Travel to a room of one’s own

Virginia Woolf

I have a room of my own in my head. Like Virginia Woolf said, in her diary, just before her book “A room of one’s own” came out,”These October days are to me a little strained and surrounded with silence. What I mean by this last word I don’t quite know, since I have never stopped “seeing” people… No, it’s not physical silence; it’s some inner loneliness.“the impulse to create begins — often terribly and fearfully — in a tunnel of silence,”
In the tunnel of silence Virginia talks about how she touches on her reality, a world more real than often the outer world, a world where ‘is-ness’, surfaces and needs help to be expressed. This world is the source of her creative work. As Virginia says: “and when I wake early I say to myself Fight, fight. If I could catch the feeling, I would; the feeling of the singing of the real world, as one is driven by loneliness and silence from the habitable world…”
I often wake early and a thought, words from an inner world where things get created, a library of thought, arises and wakes me up to the reality of things.
This morning that thought was “I have a room of my own in my head”. This room is a reality I can’t share and need for myself, a source of inspiration in the literal sense of the word. Where I breathe IN, fill up with a new view on reality, however small sometimes. I need that room even though it has caused me agony, given me an existential experience of loneliness that no intimacy can shatter.  As a stranger living in a foreign land I used my foreignness as reason for the existence of the room, for the feeling of separateness. Now I know better, the room is my own, no matter where I am.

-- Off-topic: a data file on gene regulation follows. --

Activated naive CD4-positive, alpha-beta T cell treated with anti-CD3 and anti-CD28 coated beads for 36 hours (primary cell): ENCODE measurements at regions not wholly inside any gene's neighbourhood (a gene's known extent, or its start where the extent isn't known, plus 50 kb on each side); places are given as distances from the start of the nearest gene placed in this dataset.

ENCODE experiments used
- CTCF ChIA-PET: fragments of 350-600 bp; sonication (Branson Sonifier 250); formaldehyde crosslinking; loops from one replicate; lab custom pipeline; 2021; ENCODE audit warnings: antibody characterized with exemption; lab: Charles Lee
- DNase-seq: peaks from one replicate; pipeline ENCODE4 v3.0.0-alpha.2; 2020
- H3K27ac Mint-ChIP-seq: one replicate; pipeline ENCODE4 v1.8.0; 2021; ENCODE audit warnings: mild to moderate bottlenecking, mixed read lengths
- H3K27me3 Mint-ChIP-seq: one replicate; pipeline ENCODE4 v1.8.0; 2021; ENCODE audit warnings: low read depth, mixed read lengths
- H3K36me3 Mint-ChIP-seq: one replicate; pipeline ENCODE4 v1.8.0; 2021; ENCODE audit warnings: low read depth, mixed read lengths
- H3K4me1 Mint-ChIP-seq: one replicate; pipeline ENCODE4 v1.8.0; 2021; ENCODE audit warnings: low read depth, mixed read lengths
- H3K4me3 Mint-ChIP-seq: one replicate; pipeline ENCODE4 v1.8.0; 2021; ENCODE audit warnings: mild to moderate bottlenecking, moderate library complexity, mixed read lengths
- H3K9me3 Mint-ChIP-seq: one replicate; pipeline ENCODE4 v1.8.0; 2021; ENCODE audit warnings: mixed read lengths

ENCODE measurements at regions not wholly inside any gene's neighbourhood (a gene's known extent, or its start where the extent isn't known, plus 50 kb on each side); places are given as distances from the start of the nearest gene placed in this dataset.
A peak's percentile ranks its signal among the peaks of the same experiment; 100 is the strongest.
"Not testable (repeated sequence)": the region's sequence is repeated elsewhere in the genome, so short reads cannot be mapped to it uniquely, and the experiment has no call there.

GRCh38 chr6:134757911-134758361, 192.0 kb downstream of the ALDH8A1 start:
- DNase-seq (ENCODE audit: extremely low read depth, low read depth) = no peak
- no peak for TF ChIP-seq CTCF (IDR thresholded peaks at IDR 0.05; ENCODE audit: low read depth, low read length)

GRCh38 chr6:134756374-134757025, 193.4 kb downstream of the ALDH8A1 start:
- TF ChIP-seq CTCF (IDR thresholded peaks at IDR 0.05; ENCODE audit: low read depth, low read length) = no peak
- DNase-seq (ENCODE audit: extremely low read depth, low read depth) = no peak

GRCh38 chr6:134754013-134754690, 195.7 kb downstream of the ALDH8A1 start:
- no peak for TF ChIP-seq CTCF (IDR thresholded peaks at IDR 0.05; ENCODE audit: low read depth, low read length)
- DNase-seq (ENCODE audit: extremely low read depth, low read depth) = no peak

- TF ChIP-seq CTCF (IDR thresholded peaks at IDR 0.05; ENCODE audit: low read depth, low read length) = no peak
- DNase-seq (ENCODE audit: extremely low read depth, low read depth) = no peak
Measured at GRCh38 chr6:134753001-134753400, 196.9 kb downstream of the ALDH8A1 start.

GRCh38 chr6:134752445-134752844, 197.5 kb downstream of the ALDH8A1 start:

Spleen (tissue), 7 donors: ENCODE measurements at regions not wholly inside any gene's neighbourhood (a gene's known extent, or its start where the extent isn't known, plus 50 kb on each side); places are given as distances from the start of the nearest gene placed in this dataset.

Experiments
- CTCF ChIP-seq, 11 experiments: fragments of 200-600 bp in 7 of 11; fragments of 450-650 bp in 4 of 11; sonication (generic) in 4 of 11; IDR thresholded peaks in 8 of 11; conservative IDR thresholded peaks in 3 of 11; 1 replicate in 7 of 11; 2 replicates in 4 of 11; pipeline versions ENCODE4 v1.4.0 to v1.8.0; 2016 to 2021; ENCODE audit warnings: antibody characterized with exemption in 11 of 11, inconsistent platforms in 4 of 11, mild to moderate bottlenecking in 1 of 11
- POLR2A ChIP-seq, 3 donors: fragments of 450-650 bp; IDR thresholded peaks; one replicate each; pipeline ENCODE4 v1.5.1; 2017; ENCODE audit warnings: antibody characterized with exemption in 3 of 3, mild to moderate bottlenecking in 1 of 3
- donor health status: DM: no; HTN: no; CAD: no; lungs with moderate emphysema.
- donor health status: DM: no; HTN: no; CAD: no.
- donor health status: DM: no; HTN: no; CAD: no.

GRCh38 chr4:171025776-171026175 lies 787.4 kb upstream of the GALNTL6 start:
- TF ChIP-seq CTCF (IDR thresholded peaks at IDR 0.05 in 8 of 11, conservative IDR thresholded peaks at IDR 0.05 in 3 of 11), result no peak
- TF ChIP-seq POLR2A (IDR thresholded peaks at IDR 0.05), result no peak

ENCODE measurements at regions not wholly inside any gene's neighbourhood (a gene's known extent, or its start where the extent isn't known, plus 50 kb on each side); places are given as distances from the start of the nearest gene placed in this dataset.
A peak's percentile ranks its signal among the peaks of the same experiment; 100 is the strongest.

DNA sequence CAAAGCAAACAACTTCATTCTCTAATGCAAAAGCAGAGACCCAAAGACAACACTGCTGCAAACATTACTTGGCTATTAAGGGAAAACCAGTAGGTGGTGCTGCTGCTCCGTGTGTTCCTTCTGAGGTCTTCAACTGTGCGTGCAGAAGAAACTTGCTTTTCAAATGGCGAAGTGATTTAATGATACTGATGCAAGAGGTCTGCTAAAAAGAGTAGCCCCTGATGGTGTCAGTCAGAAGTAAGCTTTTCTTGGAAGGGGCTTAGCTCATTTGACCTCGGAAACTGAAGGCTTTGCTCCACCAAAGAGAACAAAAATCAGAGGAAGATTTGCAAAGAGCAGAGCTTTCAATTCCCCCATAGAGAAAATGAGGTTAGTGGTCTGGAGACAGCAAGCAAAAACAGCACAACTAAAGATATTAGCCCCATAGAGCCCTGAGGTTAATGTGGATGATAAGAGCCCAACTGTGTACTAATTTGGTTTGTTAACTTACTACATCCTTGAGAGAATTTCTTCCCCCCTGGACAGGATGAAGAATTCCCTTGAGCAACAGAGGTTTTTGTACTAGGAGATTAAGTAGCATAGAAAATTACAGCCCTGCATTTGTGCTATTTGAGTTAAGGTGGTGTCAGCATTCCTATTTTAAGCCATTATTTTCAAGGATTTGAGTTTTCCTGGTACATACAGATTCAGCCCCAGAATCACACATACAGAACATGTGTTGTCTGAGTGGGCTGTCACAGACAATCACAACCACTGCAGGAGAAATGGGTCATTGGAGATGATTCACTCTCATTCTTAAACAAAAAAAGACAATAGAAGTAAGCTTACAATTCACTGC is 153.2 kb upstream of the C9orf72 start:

It doesn’t matter if I am family, or with friends, I feel the separateness. To touch reality, I don’t have to escape these people, I don’t have to go to far countries to belong. I  was the child who sat in the corner reading a book, near the rest of the family playing cards together. The book was more ‘reality’ for me then than the circle I belonged to. Living among people let me discover my belonging has a chamber, a bubble of my own in it.
As Virginia Woolf pointed out, original thoughts surface as the source of reality in a room of one’s own contrasts with the reality of living. I need both to find those thoughts, thoughts that color my actions, drive me forward in life. As a human I need the connection with other humans, the deep belonging. As a human I also need the separateness to infuse life with new thought, new inspiration to live creatively. A room of my own leads me to, as the Buddhists call it, “the sound of one hand clapping”, a deeper, more intimate understanding of the reality of things.